Think of a Ferrari engine and you tend to think of a screaming V12. Forgetting perhaps that most of Maranello's output over the years has been V8-powered. In racing as well as in production terms. It was, after all, a V8 that took John Surtees to the 1964 F1 World Championship. And it was also V8 power that fired the growth of Enzo's business in the early Seventies, with cars like the Dino GT4 and, perhaps most notably, the 308GTB of 1975. This design sired a fine tradition of mid-engined V8 sportscars that continued in 2010 with this one, the 458 Italia.
If you know the brand, then you'll know many of the V8 models that brought us to this point - the evolutionary 328 of the Eighties, the rather unloved 348 of the Nineties and its replacement that arrived just before the Millennium, the utterly delightful F355. Modern times brought us the sleek F360 Modena, made until 2005 when it was replaced by the less pretty but undoubtedly more purposeful F430. All desirable, but still seen by many as stepping stones to more serious V12 Ferraris further up the range - the Berlinetta Boxer of the Seventies, the Testarossa of the Eighties or the 599 GTB of more modern times.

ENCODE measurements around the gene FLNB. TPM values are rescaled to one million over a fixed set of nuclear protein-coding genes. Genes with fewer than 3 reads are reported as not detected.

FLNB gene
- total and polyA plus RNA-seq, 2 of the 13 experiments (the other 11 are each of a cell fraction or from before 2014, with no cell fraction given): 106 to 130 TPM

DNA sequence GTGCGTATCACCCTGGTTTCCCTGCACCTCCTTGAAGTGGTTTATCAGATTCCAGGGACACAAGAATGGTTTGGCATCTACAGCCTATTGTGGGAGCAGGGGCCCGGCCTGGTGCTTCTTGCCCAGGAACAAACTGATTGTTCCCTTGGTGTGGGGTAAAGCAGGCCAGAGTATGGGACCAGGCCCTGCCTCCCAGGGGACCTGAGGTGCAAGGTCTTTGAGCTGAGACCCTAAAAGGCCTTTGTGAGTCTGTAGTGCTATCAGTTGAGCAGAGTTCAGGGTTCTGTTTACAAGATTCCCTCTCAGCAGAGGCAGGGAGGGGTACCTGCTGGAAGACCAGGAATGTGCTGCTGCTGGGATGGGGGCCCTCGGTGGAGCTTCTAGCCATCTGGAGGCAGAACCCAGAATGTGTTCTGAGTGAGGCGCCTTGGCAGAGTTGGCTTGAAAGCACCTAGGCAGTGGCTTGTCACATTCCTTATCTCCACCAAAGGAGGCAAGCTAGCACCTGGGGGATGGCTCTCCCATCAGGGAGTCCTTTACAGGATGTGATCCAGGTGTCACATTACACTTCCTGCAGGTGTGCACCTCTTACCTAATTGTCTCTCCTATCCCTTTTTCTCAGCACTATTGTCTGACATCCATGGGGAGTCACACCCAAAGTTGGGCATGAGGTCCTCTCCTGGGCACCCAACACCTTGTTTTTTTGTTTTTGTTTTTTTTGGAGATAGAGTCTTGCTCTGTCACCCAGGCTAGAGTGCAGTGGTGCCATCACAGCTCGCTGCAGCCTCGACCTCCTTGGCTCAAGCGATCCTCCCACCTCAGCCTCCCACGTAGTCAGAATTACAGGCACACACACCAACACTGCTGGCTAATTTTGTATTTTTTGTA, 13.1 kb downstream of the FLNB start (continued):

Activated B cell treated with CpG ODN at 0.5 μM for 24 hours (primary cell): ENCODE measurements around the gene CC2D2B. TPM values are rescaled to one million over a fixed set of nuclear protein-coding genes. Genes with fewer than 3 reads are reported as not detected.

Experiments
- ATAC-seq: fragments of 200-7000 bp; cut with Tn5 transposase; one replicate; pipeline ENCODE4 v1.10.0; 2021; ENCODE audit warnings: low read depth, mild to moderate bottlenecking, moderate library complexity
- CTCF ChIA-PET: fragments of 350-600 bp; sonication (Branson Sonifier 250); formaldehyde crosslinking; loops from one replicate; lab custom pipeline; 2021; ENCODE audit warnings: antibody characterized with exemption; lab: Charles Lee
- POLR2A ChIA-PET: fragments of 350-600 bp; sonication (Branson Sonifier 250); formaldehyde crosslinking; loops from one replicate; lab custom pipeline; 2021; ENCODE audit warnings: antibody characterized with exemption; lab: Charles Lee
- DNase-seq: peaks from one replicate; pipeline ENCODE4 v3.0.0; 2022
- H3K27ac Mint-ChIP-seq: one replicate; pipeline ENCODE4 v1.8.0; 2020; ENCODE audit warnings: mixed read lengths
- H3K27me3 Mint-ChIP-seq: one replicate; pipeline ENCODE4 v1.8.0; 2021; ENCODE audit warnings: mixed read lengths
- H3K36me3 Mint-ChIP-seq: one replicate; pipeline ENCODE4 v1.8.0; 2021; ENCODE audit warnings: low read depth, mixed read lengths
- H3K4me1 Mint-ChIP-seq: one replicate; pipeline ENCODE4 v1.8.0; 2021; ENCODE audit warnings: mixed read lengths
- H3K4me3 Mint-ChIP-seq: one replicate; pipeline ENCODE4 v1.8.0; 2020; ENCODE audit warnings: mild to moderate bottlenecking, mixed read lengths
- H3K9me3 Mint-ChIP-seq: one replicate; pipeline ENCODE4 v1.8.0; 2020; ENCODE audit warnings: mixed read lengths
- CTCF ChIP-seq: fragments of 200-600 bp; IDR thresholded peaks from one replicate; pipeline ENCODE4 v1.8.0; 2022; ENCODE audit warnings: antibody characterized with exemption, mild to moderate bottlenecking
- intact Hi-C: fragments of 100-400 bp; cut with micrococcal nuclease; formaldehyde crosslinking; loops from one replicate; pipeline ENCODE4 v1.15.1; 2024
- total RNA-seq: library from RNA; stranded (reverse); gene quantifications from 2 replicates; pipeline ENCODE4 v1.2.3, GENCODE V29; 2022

All that changed with the launch of this 458 in 2010. It was as quick as any of the exalted V12 models - and as pricey once most owners had specced theirs up, especially in the open-topped Spider bodystyle that arrived in mid-2011. It represented the heart of the Ferrari range, not just the most popular model, but arguably the definitive expression of Maranello magic. Just the thing for the Italian brand to use against the usual upstarts down the road at Lamborghini. And a vital weapon in a more important battle against the clinical excellence of McLaren. Arguably, in its time, this was the greatest, the most complete, maybe even the most desirable Ferrari ever made. It sold until 2018, by which time it had long been replaced by the 488 GTB. launched in 2016.